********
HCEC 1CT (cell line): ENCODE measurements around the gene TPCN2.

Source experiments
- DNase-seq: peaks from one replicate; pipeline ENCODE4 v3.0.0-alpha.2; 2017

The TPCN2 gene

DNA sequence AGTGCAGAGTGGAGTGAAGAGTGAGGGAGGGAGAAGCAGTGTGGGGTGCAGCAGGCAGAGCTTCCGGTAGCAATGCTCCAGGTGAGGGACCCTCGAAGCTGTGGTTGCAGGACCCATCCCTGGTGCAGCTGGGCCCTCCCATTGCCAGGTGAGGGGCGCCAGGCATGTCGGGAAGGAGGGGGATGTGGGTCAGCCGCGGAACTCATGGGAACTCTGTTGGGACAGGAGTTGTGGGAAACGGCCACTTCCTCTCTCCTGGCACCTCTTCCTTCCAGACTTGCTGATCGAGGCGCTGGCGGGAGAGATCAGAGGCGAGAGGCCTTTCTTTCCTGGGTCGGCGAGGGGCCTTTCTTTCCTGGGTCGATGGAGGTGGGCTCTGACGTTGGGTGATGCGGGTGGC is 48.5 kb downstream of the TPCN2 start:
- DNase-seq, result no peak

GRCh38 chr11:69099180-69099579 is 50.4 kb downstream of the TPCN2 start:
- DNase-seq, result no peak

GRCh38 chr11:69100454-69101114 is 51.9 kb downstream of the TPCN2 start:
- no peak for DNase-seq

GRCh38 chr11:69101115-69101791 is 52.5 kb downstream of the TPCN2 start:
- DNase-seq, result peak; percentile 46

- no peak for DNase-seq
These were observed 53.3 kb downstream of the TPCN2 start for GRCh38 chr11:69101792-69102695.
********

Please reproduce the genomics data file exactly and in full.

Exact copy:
HCEC 1CT (cell line): ENCODE measurements around the gene TPCN2.

Source experiments
- DNase-seq: peaks from one replicate; pipeline ENCODE4 v3.0.0-alpha.2; 2017

The TPCN2 gene

DNA sequence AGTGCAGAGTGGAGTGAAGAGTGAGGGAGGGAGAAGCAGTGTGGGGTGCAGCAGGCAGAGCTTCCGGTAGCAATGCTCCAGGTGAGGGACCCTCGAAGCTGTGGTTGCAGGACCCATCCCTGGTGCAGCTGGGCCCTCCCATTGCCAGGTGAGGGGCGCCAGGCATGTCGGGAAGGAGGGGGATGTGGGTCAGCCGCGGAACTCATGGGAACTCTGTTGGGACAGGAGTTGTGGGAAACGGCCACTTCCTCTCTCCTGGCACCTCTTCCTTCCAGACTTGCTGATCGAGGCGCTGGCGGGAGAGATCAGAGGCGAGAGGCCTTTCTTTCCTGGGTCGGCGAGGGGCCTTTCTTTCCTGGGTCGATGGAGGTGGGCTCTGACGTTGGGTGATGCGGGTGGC is 48.5 kb downstream of the TPCN2 start:
- DNase-seq, result no peak

GRCh38 chr11:69099180-69099579 is 50.4 kb downstream of the TPCN2 start:
- DNase-seq, result no peak

GRCh38 chr11:69100454-69101114 is 51.9 kb downstream of the TPCN2 start:
- no peak for DNase-seq

GRCh38 chr11:69101115-69101791 is 52.5 kb downstream of the TPCN2 start:
- DNase-seq, result peak; percentile 46

- no peak for DNase-seq
These were observed 53.3 kb downstream of the TPCN2 start for GRCh38 chr11:69101792-69102695.